More homes may soon be energy-free. Homes and commercial buildings consume 40 percent of all energy used in the U.S., but the growth of net-zero homes could drastically curtail that. The Zero Energy Ready Homes—those that make the energy they use—are becoming more of a reality.
In 2017, 8,547 units of net-zero housing or zero-already housing had been built in the U.S. About 38,863 were under construction, according to the Net-Zero Energy Coalition.
The growth of net-zero is expected to get a big boost when California’s new law takes effect in 2020, which will require all new homes to be net-zero. (Commercial buildings must meet that deadline by 2030.) The European Union must meet that same goal by 2020 for all new buildings in Europe.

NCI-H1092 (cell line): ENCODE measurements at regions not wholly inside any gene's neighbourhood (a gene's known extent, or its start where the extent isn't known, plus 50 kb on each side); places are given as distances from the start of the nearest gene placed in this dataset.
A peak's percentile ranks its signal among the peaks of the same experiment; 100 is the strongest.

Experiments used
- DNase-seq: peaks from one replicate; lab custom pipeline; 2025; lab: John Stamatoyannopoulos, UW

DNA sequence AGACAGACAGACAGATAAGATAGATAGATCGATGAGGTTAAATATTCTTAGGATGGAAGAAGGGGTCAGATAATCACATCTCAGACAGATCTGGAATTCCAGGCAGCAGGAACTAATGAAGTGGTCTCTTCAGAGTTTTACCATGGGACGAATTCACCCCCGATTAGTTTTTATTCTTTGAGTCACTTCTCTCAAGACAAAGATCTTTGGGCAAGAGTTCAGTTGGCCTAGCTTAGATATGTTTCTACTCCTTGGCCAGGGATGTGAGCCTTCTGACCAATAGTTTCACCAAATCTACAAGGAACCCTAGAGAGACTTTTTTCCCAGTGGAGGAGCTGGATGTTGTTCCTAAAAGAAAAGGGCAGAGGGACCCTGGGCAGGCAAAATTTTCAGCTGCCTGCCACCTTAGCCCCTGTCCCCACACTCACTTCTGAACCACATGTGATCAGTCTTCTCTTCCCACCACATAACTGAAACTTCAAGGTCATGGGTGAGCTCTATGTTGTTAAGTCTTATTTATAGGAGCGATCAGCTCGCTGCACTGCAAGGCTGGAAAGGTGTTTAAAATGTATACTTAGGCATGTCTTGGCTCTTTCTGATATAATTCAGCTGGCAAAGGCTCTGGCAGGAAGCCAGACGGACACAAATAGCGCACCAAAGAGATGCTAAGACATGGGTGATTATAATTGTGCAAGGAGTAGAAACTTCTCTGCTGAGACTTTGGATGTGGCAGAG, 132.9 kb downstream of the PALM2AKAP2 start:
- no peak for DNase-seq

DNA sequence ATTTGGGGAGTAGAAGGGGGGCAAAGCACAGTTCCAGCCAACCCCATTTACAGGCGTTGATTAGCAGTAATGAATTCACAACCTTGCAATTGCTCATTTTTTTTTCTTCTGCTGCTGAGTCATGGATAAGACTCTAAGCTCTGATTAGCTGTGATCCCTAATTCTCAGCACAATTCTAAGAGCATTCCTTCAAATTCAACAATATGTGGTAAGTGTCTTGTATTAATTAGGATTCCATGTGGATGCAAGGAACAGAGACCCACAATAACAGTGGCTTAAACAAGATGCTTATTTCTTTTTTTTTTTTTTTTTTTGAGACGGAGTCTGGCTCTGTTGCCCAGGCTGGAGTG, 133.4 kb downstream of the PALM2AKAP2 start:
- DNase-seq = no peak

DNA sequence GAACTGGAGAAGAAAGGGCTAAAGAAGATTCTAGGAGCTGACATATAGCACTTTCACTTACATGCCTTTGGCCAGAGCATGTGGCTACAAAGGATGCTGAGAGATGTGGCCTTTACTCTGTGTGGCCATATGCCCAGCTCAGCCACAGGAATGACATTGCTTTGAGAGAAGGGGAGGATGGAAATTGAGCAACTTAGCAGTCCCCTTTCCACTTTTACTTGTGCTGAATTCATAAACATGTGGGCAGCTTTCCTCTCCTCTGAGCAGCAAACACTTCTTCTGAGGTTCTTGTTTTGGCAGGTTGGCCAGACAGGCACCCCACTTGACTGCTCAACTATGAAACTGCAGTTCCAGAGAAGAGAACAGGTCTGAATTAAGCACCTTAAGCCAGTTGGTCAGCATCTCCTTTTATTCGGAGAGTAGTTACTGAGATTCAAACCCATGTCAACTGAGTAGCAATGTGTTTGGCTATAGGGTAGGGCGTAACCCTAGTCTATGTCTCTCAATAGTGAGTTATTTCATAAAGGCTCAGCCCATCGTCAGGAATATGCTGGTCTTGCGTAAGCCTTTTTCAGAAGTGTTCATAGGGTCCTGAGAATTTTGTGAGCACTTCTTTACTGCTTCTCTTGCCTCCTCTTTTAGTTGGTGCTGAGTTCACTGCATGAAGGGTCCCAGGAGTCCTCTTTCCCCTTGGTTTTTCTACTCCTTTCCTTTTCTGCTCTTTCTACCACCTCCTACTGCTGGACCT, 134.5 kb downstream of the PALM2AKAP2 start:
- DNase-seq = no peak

New technologies have reduced in price over the past decade, which has helped to make net-zero homes more possible.
“Costs are changing quickly,” Alisa Petersen, a senior associate at Rocky Mountain Institute, an energy and environmental think tank, toldThe Wall Street Journal. “You don’t have to throw every efficiency measures at a home to make it net-zero.”
Net-zero homes are sealed tightly against drafts and are well-insulated to prevent heat leaks through the walls, windows, and doors. An energy recovery system helps prevent stale air, humidity, and mold issues. Solar panels are a big part of net-zero homes, too. The interiors of net-zero homes tend to be quieter and freer of pollution than conventional structures.
Net-zero homes provide luxury and energy efficiency, says Sam Bargetz, co-founder of the architecture firm Loadingdock5 based in Brooklyn, N.Y. “It’s much quieter than a regular building, and it’s dust-free,” Bargetz says.